It’s just one set of cameras on Second Avenue Southeast — one pointing south, one pointing north. But the city’s fledgling photo-enforced speeding program in school zones is netting a bundle of city revenue but sucking up large amounts of resources at Issaquah’s Municipal Court.
For the five months the program has been operational in 2009, the speed camera cases made up 43 percent of all Issaquah-related court matters and has brought in $360,000 to city coffers. Of 10,226 infractions pursued by the city in 2009, the photo speeding tickets were the lion’s share.
“I honestly don’t think (the city) expected the number they got,” said Issaquah Municipal Court Administrator Lynne Jacobs.
Ticketed motorists can pay the fine up front, appeal, request a fine reduction or contest the ticket. From the total of 4,920 citations, 691 received mitigation hearings to consider a reduced fine, while 225 contested the ticket. Approximately 500 more haven’t paid the $124 fine and have been referred to a collection agency.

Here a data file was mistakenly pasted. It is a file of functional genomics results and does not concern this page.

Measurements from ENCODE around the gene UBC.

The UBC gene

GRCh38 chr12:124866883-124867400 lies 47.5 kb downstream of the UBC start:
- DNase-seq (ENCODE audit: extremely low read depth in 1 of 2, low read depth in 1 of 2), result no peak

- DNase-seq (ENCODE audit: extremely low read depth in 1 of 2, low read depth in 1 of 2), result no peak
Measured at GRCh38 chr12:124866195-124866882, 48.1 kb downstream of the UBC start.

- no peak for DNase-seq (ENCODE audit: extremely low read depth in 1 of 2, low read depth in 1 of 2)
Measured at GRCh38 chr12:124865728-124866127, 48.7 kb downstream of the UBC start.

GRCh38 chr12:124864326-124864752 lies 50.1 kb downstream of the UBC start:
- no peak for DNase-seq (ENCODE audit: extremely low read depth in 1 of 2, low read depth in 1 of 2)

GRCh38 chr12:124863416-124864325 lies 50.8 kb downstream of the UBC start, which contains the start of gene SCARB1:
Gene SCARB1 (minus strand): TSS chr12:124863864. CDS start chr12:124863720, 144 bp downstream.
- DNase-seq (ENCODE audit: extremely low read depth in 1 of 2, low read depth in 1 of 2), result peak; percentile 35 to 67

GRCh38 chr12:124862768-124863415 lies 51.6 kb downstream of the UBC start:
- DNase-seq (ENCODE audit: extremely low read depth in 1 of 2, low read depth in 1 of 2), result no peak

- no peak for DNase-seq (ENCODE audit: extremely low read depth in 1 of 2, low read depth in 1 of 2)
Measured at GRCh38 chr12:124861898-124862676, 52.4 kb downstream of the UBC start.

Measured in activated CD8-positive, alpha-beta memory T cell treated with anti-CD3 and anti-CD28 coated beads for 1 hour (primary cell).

“We just process what’s given to us,” said Jacobs.
The Photo Enforcement Program began in May 2009 for motorists traveling over the 20 mph School Zone speed limit near the cluster of Clark Elementary, Issaquah Middle, Tiger Mountain and Issaquah High schools along Second Avenue Southeast. The lower speed limit is enforced between 7 a.m. to 4 p.m. only on school days.
As soon as the program started, it began logging violations at a blistering pace — about 110 a day. By January 2010, however, that number decreased to about 40 a day, indicating daily violations have dropped about 64 percent. The cameras are also known to break down or require servicing from time to time, reducing the number of reported infractions.
“This was the City’s goal: Making Second Avenue Southeast safer near four local schools without draining our community’s enforcement resources,” wrote city spokesperson Autumn Monahan in a written statement.
Police requested implementing the program because of the high volume of speeding infractions there, draining manpower.
But the photo-enforcement system doesn’t come cheap: The cost of the contract with system technology provider American Traffic Solutions (ATS) is $4,750 per month. That’s not including the court costs, city prosecutor, judge and staff time of the Finance, Police and Court Departments to process the infraction and associated information.
On the other hand, that isn’t stopping the city from bringing in a healthy amount of revenue from the fines. The $360,000 in 2009 revenues from the program is well over a third of the court’s total revenues.
According to the city, no other speed cameras are being considered at this time.